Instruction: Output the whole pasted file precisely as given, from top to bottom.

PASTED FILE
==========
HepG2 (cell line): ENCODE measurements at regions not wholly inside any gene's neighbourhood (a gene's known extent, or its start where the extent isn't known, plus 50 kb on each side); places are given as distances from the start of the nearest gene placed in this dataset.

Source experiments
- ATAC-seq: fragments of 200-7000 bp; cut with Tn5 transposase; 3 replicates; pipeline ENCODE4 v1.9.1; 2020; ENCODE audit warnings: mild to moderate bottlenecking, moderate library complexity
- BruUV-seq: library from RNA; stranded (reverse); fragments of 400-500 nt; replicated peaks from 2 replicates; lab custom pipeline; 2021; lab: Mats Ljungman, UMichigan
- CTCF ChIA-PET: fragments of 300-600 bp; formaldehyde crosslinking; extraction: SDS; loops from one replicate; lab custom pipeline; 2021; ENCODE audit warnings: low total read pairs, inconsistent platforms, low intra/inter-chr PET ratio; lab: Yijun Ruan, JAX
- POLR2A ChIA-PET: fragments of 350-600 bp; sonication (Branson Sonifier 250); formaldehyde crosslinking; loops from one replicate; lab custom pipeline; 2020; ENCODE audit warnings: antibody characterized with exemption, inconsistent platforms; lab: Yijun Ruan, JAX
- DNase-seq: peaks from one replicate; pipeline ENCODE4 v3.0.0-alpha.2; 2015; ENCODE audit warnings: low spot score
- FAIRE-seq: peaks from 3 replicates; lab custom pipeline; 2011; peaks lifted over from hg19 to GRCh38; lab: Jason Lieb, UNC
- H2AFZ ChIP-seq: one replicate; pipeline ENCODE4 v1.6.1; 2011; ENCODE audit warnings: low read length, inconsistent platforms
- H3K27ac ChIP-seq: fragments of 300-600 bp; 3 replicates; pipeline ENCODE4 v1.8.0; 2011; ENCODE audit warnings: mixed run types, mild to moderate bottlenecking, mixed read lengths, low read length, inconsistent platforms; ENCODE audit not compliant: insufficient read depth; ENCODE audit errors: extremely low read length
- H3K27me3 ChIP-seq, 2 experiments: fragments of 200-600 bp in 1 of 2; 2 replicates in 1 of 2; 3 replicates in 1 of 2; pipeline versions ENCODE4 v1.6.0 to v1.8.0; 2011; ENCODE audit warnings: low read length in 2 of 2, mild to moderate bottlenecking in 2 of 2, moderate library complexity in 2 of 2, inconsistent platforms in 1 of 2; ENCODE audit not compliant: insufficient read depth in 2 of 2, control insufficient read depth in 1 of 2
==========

HepG2 (cell line): ENCODE measurements at regions not wholly inside any gene's neighbourhood (a gene's known extent, or its start where the extent isn't known, plus 50 kb on each side); places are given as distances from the start of the nearest gene placed in this dataset.

Source experiments
- ATAC-seq: fragments of 200-7000 bp; cut with Tn5 transposase; 3 replicates; pipeline ENCODE4 v1.9.1; 2020; ENCODE audit warnings: mild to moderate bottlenecking, moderate library complexity
- BruUV-seq: library from RNA; stranded (reverse); fragments of 400-500 nt; replicated peaks from 2 replicates; lab custom pipeline; 2021; lab: Mats Ljungman, UMichigan
- CTCF ChIA-PET: fragments of 300-600 bp; formaldehyde crosslinking; extraction: SDS; loops from one replicate; lab custom pipeline; 2021; ENCODE audit warnings: low total read pairs, inconsistent platforms, low intra/inter-chr PET ratio; lab: Yijun Ruan, JAX
- POLR2A ChIA-PET: fragments of 350-600 bp; sonication (Branson Sonifier 250); formaldehyde crosslinking; loops from one replicate; lab custom pipeline; 2020; ENCODE audit warnings: antibody characterized with exemption, inconsistent platforms; lab: Yijun Ruan, JAX
- DNase-seq: peaks from one replicate; pipeline ENCODE4 v3.0.0-alpha.2; 2015; ENCODE audit warnings: low spot score
- FAIRE-seq: peaks from 3 replicates; lab custom pipeline; 2011; peaks lifted over from hg19 to GRCh38; lab: Jason Lieb, UNC
- H2AFZ ChIP-seq: one replicate; pipeline ENCODE4 v1.6.1; 2011; ENCODE audit warnings: low read length, inconsistent platforms
- H3K27ac ChIP-seq: fragments of 300-600 bp; 3 replicates; pipeline ENCODE4 v1.8.0; 2011; ENCODE audit warnings: mixed run types, mild to moderate bottlenecking, mixed read lengths, low read length, inconsistent platforms; ENCODE audit not compliant: insufficient read depth; ENCODE audit errors: extremely low read length
- H3K27me3 ChIP-seq, 2 experiments: fragments of 200-600 bp in 1 of 2; 2 replicates in 1 of 2; 3 replicates in 1 of 2; pipeline versions ENCODE4 v1.6.0 to v1.8.0; 2011; ENCODE audit warnings: low read length in 2 of 2, mild to moderate bottlenecking in 2 of 2, moderate library complexity in 2 of 2, inconsistent platforms in 1 of 2; ENCODE audit not compliant: insufficient read depth in 2 of 2, control insufficient read depth in 1 of 2